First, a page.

USDA / Agricultural Research Service. (2004, January 19). Scientists Investigate Probiotic Use In Poultry, Develop New Tests. ScienceDaily. Retrieved November 22, 2014 from www.sciencedaily.com/releases/2004/01/040116074138.htm
USDA / Agricultural Research Service. "Scientists Investigate Probiotic Use In Poultry, Develop New Tests." ScienceDaily. www.sciencedaily.com/releases/2004/01/040116074138.htm (accessed November 22, 2014).

Share This


More From ScienceDaily



More Plants & Animals News

Saturday, November 22, 2014

Featured Research

from universities, journals, and other organizations


Featured Videos

from AP, Reuters, AFP, and other news services

Could Your Genes Be The Reason You're Single?

Could Your Genes Be The Reason You're Single?

Newsy (Nov. 21, 2014) Researchers in Beijing discovered a gene called 5-HTA1, and carriers are reportedly 20 percent more likely to be single. Video provided by Newsy
Powered by NewsLook.com
Raw: Baby Okapi Born at Houston Zoo

Raw: Baby Okapi Born at Houston Zoo

AP (Nov. 20, 2014) The Houston Zoo released video of a male baby okapi. Okapis, also known as the "forest giraffe", are native to the Democratic Republic of the Congo in Central Africa. Video is mute from source. (Nov. 20) Video provided by AP
Powered by NewsLook.com
Your Complicated Job Might Keep Your Brain Young

Your Complicated Job Might Keep Your Brain Young

Newsy (Nov. 20, 2014) Researchers at the University of Edinburgh found the more complex your job is, the sharper your cognitive skills will likely be as you age. Video provided by Newsy
Powered by NewsLook.com
Mysterious Glow Worms Found in the Amazon

Mysterious Glow Worms Found in the Amazon

Buzz60 (Nov. 20, 2014) Wildlife photographer Jeff Cremer teamed up with entomologist Aaron Pomerantz and others to investigate a predatory glow worm found in the Amazon. Patrick Jones (@Patrick_E_Jones) explains. Video provided by Buzz60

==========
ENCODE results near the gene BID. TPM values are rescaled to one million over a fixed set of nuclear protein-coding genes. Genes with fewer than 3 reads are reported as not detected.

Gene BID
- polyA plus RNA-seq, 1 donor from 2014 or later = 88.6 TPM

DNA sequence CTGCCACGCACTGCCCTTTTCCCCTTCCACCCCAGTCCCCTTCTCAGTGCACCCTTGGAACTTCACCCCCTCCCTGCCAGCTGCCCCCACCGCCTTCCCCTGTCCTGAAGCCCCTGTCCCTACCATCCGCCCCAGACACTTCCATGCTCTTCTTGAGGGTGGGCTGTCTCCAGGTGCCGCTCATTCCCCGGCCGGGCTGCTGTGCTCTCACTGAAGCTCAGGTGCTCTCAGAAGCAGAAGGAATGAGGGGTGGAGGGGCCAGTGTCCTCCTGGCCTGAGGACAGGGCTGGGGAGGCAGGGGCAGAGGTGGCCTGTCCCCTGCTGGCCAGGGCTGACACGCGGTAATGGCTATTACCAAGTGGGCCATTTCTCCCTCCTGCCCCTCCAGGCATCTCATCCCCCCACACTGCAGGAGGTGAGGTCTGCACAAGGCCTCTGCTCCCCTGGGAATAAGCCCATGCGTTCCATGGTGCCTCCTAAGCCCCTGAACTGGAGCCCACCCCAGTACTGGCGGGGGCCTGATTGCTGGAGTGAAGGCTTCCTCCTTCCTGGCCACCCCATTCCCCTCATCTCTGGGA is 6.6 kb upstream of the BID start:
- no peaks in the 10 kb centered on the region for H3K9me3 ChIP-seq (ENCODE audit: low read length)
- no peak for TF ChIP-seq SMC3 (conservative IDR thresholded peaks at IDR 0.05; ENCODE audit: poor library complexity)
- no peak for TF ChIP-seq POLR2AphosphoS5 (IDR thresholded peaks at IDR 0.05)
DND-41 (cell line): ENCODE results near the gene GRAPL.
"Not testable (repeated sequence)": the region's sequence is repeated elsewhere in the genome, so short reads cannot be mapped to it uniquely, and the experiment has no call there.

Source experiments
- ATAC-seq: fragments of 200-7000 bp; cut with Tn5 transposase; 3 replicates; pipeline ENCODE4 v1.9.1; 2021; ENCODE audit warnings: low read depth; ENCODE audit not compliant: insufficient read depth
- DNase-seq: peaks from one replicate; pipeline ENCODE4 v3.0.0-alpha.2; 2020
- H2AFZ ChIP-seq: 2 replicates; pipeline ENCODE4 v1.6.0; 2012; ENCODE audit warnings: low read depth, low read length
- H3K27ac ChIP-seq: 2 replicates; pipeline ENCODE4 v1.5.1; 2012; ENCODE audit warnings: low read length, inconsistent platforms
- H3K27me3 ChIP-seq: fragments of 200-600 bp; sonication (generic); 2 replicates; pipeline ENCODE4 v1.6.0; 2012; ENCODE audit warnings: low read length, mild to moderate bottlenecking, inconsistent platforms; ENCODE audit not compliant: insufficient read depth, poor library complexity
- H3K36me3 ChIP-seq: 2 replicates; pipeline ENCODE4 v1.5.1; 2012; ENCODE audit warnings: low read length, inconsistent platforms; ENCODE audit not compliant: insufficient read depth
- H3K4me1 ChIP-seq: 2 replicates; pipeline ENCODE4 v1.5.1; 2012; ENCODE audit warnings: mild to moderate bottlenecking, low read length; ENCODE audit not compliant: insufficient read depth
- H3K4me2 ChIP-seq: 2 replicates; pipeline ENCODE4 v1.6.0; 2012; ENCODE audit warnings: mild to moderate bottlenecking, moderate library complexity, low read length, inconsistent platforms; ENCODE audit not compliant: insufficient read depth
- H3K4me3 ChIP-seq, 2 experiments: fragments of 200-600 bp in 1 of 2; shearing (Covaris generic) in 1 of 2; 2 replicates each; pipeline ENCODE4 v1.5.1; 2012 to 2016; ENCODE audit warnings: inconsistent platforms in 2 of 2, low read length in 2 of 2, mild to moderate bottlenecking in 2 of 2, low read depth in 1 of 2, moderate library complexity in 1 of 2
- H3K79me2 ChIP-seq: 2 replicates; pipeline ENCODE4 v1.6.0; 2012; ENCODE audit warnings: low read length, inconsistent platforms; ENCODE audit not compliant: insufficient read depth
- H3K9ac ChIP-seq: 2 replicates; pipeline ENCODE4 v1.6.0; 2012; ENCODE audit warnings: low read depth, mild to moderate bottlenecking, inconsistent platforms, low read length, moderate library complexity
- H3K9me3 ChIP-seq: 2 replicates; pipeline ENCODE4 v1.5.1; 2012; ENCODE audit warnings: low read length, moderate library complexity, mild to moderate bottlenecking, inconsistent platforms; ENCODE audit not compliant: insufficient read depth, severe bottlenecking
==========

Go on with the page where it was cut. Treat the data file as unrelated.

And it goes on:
Powered by NewsLook.com

Search ScienceDaily

Number of stories in archives: 140,361

Find with keyword(s):
Enter a keyword or phrase to search ScienceDaily for related topics and research stories.

Save/Print:
Share:

Breaking News:

Strange & Offbeat Stories


Plants & Animals

Earth & Climate

Fossils & Ruins

In Other News

... from NewsDaily.com

Science News

Health News

Environment News

Technology News



Save/Print:
Share:

Free Subscriptions


Get the latest science news with ScienceDaily's free email newsletters, updated daily and weekly. Or view hourly updated newsfeeds in your RSS reader:

Get Social & Mobile


Keep up to date with the latest news from ScienceDaily via social networks and mobile apps:

Have Feedback?


Tell us what you think of ScienceDaily -- we welcome both positive and negative comments. Have any problems using the site? Questions?
Mobile: iPhone Android Web
Follow: Facebook Twitter Google+
Subscribe: RSS Feeds Email Newsletters
Latest Headlines Health & Medicine Mind & Brain Space & Time Matter & Energy Computers & Math Plants & Animals Earth & Climate Fossils & Ruins